Saturday, May 23, 2009

Math doesn't exist in the Big Ten

Amid all the talk of possible Big Ten expansion last week, it was thoroughly overlooked when the topic of switching to a nine-game conference schedule came up at the conference meetings.

I have long advocated playing as many conference games as possible, especially with the recent development of teams filling most (if not all) of their nonconference slots with fluffy-soft cupcakes in order to pad their win total and ensure bowl eligibility. So in theory, I fully support the Big Ten adding another conference game.

There's a problem, though, that the Big Ten simply refuses to acknowledge: It isn't possible for each team to play nine conference games. This has been covered previously at Mgoblog and touched on by Dr. Saturday, so this isn't exactly a revelation. The basic dilemma is this: there's no way for 11 schools to play nine games against each of the other teams in the conference. That's a total of 99 games played, and it isn't possible to have an odd number of games played when there are two teams involved in each game.

But who cares about logic:

"By [2012], you'll probably see it," Michigan athletic director Bill Martin said. "It's hard, but we all understand the need for it."

I'm not sure I'd say there's a need for it, although it'd certainly be nice. But that's beside the point. The question I (and many others) have is how the conference could justify the only possible solution to the scheduling conflict: having 10 teams play nine conference games while only one team plays eight.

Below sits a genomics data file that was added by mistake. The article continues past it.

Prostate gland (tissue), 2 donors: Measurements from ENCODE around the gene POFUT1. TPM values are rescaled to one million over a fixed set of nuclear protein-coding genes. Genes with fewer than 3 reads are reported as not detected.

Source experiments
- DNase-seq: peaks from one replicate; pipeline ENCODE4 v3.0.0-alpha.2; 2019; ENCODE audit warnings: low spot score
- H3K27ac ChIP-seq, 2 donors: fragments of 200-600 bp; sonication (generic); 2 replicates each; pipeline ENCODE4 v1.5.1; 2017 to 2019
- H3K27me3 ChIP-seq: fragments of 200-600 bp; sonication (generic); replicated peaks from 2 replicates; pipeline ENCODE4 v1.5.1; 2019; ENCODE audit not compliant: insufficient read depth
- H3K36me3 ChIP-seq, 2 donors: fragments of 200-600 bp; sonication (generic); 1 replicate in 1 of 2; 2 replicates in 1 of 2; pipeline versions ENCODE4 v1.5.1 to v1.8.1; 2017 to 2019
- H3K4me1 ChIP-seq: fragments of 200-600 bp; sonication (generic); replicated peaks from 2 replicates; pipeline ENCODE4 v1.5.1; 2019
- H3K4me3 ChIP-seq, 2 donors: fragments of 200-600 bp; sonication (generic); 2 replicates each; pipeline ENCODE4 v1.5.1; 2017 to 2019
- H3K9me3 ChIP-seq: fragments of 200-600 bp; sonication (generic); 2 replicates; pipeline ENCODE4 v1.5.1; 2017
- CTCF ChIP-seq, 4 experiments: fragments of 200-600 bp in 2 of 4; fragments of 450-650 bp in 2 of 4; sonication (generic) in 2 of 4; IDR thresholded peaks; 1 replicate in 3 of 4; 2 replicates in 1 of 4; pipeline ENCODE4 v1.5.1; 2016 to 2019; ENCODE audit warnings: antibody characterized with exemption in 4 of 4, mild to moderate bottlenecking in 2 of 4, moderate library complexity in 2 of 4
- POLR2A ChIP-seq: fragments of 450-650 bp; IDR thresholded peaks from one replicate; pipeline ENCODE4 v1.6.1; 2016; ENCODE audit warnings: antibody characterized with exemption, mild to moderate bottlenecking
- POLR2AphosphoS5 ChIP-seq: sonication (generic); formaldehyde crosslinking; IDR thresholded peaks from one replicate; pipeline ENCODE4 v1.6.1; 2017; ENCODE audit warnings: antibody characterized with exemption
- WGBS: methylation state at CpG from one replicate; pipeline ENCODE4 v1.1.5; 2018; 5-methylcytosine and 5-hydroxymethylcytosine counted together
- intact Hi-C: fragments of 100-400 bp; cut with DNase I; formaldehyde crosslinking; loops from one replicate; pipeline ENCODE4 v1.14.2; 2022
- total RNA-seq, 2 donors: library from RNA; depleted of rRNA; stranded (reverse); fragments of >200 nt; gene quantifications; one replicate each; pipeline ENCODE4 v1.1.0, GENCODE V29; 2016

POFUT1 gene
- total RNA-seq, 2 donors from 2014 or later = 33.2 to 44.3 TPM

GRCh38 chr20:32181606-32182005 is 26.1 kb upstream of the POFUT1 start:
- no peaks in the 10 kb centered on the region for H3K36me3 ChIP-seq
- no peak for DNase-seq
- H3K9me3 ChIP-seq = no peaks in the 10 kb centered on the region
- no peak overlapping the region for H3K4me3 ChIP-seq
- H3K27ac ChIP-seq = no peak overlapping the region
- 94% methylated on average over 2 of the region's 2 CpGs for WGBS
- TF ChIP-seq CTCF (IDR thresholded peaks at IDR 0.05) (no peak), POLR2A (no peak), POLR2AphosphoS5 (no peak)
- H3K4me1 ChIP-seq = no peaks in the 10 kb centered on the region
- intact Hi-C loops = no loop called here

What happens if, say, Penn State finishes 7-1 and Ohio State finishes 8-1 but the two don't play each other (remember, adding another game still won't result in a round-robin schedule)? What happens if Penn State finishes 7-1 and Ohio State finishes 8-1 but the Nittany Lions beat the Buckeyes?

The conference would have to prepare a number of tiebreakers for scenarios like those above, and I can't imagine that the Big Ten wants its title and a potential BCS berth decided that way. Just look at the PR hit the Big 12 took last year over its own tiebreaker, which resulted in Oklahoma being selected over Texas to play for the national title. If I'm the Big Ten, I want no part of any similar controversy, and this change would open the door to all sorts of controversial finishes.

Again, it'd be nice to see Michigan be able to drop Eastern Michigan or Delaware State in favor of Northwestern or Indiana, but not at the cost of a potentially disastrous clusterfuck at the top of the conference standings.

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